So, today I was contemplating a statement I often hear about religion. "It gives me comfort".
If I am having a conversation about religion, and that is said, I do let such conversations slide after that. What is there more to say? Well, today I'll start off with that it makes no sense to me. Maybe it doesn't have to, but I like to try to make sense of things.
One reason it makes no sense to me is that religion does the opposite of comforting me. How so? Well, religion itself does not make sense to me. The texts are often contradictory. And most importantly, I feel there are often dogma, or interpretations of text, that are potentially unfriendly for certain populations, and I am not sure why any god worth my time would do that. So some interpretations of religion are actually discomforting to my own strong ideals, which could be said to be part of my own spirituality.
It is not my intention to be judgemental or caustic, so I am sorry if I come across that way at any point, it is simply an exploration of human spiritual expression. If you find me off-base, discuss! I tried to discuss this with a family member today and he said that it is a deeply personal topic and people don't like to discuss it. If one is not experienced in the matters of religion or spirituality how are they supposed to understand others, or grow in those areas personally, without the occasional open, meaningful and respectful conversation? Perhaps he felt put under the microscope. In additional to the religious and the non-religious it would be really interesting to see what adult converts think.
So I set myself along to the path to try to think why religion gives some comfort. Yes, I really had to think about it because religion, and potential comfort stemming from it, makes no sense to me. So, my theories?
Familiarity, nostalgia and/or teaching (and the meaning one imbues all of that with)
Familiar things are often comfortable, even when they are not positive (FYI - that is not a comment on religion). So when familiar things are positive or neutral it is more easy to attach significance or meaning to them. And I don't mean that judgementally, I am not discounting people's experience as meaningless.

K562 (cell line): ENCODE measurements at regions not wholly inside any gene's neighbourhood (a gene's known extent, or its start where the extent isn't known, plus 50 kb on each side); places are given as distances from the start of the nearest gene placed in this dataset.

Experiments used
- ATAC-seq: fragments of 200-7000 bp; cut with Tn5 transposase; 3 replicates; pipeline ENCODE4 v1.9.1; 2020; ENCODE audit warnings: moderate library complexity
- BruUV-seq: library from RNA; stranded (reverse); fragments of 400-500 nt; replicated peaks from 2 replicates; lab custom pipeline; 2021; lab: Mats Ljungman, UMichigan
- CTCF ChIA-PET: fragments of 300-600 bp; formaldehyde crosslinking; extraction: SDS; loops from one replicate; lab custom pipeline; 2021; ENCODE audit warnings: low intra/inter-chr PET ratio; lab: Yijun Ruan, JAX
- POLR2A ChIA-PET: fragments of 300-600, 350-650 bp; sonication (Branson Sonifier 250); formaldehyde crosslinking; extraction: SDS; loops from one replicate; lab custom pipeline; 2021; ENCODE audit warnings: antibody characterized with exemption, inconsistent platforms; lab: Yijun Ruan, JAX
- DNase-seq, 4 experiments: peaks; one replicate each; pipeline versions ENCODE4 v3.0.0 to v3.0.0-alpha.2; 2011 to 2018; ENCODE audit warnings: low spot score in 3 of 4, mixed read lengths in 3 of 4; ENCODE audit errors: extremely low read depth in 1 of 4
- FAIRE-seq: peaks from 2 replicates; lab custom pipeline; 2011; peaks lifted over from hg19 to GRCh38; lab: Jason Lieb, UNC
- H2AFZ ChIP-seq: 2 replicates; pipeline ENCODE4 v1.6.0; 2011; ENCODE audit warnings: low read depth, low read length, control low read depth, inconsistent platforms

There is a crisis ("Fourth World conditions") on an Indian/First Nation's Reserve (Attawapiskat - Northern Ontario) made very public last year. Many people on-line responded with shock, horror, disgust, anger and/or racism to the story. This weekend I was reading a website where a person responded to these comments, advising that people shouldn't automatically make judgements that there is Reservation mismanagement, explaining how it normally works, and how this crisis came about.
Anyways, there were many comments of people thanking this person for sharing and then interesting discussions about other issues surrounding the First Nations. I never got thru it all, but what I did read resonated with me. Some of the discussion was around First Nations poverty issues, and leaving the Reservations/Reservation systems to try to deal with the poverty issues. The replies spoke eloquently to such issues, which basically boiled down to familiarity and the meaning it holds for them. The meaning they attach to the land (and not just First Nations, a transplanted Newfie spoke poignantly about missing Newfoundland), the comfort and meaning they attach to being around people with similar histories, and the ease it creates (no one questioning them upon meeting them about why their parents named them *that*). I am not doing it justice by any means, but, beyond First Nations issues, it made me also more generally think about the meaning we attach to our experiences, whether those experiences have to do with the landscape (natural or man-made), people, or ideas (cultural, religious, spiritual, secular, etc). Reading that yesterday is probably part of what prompted this rabbit hole today